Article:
Donna Reish, curriculum author and parenting/homeschool speaker, answers readers’ questions about bringing an elementary student up to grade level in reading during the summer. In this episode, Donna helps parents learn what to focus on in bringing their child to reading fluency, including terminology, phonics programs, reader selections, and steps in helping children learn to read during the summer school break. She has many links to help parents find the phonics program, readers, and methods that will work best for them and their children.
Click here to download the printable handout.
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“You may have tangible wealth untold; caskets of jewels and coffers of gold,
But richer than I you could never be; for I had a mother who read to me.”
So what were the commonalities I found in studying the environment of “natural readers”?
Common Characteristics of Natural Readers:
1. Interaction with adults—these kids were with adults a lot—and definitely not around peers more than adults. They had adults on hand to discuss things with, to answer their questions, and to provide examples of proper speech patterns, etc.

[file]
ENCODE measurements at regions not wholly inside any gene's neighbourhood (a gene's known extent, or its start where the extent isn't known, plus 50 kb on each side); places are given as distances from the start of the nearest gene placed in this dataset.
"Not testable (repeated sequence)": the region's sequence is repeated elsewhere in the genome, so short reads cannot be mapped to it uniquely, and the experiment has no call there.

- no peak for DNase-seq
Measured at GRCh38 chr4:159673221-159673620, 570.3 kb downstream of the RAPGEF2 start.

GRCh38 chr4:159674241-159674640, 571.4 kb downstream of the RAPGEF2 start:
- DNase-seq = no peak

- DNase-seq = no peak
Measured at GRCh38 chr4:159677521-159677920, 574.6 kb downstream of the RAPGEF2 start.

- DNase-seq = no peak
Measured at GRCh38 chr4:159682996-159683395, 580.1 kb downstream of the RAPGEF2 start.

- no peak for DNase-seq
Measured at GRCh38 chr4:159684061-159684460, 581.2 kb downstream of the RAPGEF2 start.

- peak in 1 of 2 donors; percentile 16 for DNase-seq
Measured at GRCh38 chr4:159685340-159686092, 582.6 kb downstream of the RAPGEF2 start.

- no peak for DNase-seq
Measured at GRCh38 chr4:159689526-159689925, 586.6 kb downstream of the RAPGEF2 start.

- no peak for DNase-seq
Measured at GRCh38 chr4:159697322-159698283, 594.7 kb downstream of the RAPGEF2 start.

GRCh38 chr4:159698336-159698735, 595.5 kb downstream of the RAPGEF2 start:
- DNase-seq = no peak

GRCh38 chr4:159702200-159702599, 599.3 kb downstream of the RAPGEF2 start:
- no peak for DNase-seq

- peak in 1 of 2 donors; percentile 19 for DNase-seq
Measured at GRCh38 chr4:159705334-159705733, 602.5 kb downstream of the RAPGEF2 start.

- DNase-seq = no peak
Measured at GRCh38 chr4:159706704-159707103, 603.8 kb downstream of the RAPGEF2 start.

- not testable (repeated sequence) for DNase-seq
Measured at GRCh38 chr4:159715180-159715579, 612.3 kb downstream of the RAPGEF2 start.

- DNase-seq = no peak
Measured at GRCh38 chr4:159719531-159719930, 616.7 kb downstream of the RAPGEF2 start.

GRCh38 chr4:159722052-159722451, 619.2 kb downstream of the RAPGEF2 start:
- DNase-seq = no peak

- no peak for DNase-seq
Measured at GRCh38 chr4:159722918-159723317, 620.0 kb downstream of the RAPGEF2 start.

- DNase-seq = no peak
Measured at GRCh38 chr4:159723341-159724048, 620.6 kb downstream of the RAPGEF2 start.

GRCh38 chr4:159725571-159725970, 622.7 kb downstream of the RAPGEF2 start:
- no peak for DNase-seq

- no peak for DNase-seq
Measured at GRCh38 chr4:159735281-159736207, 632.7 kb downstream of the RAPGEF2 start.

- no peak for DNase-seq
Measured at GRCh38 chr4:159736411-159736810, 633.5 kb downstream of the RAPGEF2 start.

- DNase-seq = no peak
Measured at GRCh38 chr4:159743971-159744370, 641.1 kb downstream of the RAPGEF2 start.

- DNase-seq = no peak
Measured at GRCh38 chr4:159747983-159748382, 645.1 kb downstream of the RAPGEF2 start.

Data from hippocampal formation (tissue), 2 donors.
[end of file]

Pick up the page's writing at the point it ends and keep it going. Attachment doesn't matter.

2. Much book handling by the child—these children were surrounded with books that they were permitted to interact with. They were often found at very young ages with stacks of books around them, just looking at the pictures, making stories in their minds from the pictures, etc.
3. Print abounds and interest in print is evident by itself—not only did the homes of natural readers contain books themselves, but they also contained all type of print. The parents of these children read magazines, journals, newspapers, etc. I think the “interest in print” part probably began with something like a parent saying, “Honey, look at this whale they found beached on the coast of Florida,” as he or she brought the little one up on to her lap to see the picture that was provided with the article in today’s newspaper, etc. This type of activity causes a child to become interested in print.
4. Tapes and books are used—nowadays, of course, this would say “cd’s and books are used”; however, this is the reason why I began using book and tape sets a few times a week for my preschoolers and elementary children—and why we have used audios (talking books, radio dramas, etc.) every week of our lives since our oldest was one year old. “Tapes” and books show our children the benefits and “fun” that reading provides.
5. Memorization takes place—these natural readers often followed a certain pattern—they memorized a picture book (usually many), then through the memorization, they began making print-sound-word connections. That is, when they turned the page and recited, “If you give a mouse a cookie,” they began to understand that i-f says if and y-o-u says you. Natural readers were experts at memorizing large portions of text.